Salt Of The Earth: These Plants Could Be The Answer To The World’s Looming Food Crisis

Salt Of The Earth: These Plants Could Be The Answer To The World’s Looming Food Crisis

March 3, 2019

Irrigation makes it possible for crops to grow in regions that receive little rainfall, helping farmers produce much-needed nourishment for communities that need it. However, evaporation from the irrigated water leaves behind salts that, over time, render the soil far less fertile. So how do we satisfy the world’s growing food needs under these conditions? Create food crops that love salt.

As Bloomberg reports, scientists at the International Center for Biosaline Agriculture in Dubai are cultivating halophytes, a group of plants that includes quinoa, salicornia and sarcocornia. These crops thrive in arid and salivated conditions that are inhospitable to more traditional crops such as rice, corn and wheat.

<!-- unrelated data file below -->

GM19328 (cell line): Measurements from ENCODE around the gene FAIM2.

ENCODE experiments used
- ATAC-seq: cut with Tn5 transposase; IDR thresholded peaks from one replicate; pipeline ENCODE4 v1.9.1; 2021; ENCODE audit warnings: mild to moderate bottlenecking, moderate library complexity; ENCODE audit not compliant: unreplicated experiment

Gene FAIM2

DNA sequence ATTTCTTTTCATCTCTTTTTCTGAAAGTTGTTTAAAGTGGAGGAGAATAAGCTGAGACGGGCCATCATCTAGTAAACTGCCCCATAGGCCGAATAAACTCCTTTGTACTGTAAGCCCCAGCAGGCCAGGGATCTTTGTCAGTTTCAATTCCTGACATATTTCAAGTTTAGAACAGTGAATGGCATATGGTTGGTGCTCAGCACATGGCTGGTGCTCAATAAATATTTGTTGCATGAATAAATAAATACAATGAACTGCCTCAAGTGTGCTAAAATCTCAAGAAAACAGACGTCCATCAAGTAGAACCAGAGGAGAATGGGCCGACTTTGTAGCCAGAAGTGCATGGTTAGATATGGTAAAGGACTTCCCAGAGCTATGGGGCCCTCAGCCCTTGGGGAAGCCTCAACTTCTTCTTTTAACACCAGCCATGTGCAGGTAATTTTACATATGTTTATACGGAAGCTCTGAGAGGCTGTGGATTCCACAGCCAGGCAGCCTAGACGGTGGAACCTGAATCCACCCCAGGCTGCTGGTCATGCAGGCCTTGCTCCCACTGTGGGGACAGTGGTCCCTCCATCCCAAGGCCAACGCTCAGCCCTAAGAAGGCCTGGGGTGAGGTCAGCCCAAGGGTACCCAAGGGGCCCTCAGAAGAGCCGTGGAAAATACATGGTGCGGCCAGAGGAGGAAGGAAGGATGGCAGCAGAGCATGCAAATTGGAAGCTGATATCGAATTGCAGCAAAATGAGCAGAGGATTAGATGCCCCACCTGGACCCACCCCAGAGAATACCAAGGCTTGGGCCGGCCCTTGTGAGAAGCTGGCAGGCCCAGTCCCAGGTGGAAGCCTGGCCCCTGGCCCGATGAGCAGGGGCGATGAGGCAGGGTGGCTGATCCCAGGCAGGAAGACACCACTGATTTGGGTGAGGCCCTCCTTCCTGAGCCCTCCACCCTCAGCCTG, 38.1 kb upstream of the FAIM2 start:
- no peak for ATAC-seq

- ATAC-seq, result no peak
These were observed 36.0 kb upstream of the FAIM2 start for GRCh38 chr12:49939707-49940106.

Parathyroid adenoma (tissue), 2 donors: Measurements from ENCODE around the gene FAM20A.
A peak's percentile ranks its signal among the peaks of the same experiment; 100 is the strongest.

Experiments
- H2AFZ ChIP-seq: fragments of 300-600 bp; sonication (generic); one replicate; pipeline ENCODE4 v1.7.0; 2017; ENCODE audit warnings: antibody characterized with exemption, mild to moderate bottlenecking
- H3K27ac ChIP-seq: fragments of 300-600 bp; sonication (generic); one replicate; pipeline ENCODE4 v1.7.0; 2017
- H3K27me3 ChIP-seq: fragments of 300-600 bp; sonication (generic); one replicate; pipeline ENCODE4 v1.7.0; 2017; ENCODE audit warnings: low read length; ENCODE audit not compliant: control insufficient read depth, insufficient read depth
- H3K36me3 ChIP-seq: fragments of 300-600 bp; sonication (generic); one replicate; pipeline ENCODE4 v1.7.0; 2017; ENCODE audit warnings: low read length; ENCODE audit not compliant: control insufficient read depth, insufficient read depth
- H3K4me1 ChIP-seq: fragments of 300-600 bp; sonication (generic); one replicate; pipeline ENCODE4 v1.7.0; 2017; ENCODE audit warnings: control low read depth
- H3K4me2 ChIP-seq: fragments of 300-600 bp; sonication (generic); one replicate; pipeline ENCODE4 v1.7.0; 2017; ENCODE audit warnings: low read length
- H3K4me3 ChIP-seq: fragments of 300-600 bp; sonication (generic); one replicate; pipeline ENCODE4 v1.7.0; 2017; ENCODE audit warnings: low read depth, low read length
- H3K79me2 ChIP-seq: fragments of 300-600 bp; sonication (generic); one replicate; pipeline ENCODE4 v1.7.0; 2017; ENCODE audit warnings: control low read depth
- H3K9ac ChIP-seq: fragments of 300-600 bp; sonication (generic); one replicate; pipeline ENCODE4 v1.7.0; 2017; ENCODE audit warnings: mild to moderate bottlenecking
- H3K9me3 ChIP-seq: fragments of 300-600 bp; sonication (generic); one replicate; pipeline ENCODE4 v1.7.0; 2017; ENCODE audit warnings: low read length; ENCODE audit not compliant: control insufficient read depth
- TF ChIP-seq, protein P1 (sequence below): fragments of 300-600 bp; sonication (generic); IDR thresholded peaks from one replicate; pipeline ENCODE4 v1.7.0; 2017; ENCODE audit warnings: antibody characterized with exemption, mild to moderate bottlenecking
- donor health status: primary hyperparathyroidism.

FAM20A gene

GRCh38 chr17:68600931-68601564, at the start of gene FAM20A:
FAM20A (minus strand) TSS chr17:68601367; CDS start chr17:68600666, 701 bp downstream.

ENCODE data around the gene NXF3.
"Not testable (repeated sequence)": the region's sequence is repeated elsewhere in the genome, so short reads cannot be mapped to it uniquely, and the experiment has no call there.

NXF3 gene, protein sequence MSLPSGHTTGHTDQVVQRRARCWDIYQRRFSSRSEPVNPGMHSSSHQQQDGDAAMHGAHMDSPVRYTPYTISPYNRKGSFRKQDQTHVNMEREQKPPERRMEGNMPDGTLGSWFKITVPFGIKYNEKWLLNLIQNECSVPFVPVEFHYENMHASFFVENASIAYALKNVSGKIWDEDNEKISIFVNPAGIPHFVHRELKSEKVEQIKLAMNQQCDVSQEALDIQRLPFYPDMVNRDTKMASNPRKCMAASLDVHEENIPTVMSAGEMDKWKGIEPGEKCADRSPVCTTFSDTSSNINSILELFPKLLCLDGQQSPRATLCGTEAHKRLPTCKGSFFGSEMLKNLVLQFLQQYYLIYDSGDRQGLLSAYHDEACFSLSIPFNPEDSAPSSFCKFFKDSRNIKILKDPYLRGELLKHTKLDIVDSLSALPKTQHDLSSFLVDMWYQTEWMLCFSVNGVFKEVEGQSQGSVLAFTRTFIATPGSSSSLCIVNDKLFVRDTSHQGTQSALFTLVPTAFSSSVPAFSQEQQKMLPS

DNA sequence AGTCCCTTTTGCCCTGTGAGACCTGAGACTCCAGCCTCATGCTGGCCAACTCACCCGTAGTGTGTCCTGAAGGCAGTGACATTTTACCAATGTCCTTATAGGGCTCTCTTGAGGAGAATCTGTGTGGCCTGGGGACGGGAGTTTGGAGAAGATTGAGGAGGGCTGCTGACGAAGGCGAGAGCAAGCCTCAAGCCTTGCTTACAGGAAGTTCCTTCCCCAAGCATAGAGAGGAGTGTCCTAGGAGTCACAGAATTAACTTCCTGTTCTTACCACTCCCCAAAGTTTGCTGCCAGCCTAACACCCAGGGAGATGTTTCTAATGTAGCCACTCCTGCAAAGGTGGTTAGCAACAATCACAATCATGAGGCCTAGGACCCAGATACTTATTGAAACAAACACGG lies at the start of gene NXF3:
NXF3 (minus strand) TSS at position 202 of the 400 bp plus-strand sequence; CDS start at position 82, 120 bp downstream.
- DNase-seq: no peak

The center has bred five types of quinoa that have a particular affinity for salty earth and is introducing them in Morocco and Egypt. They’ll need to catch on quickly: According to the United Nations, food production will need to increase 60% over the next 30 years to meet demand. “You can see the disaster coming,” Ismahane Elouafi, ICBA’s director general, told Bloomberg.

Next, ICBS will focus its energy on teaching chefs and home cooks how to use these protein-rich, gluten-free plants. “Changing the eating habits of a thousand years is not an easy job,” said Wajih Syed, co-founder of Kinwa Foods.

But these crops could be a game-changer for some populations, such as the Aral Sea region, where an estimated 2 million people are undernourished, 53% of children have vitamin A deficiency, and 24% of adults do not receive enough zinc, according to the U.N. Worldwide, 53% of children have vitamin A deficiency, and 24% of adults do not receive enough zinc. And 36% of women and 37% of children younger than 5 are anemia, the World Bank reports.

“[Quinoa] has high content of zinc, iron, copper and other nutrients, and is especially useful for people with anemia,” said Kristina Toderich, ICBA Regional Coordinator in Central Asia and the Caucasus.

Another great thing about halophytes, it turns out? They appear to show promise as a source of renewable energy.

To learn more about the ICBA and its work, visit its website.


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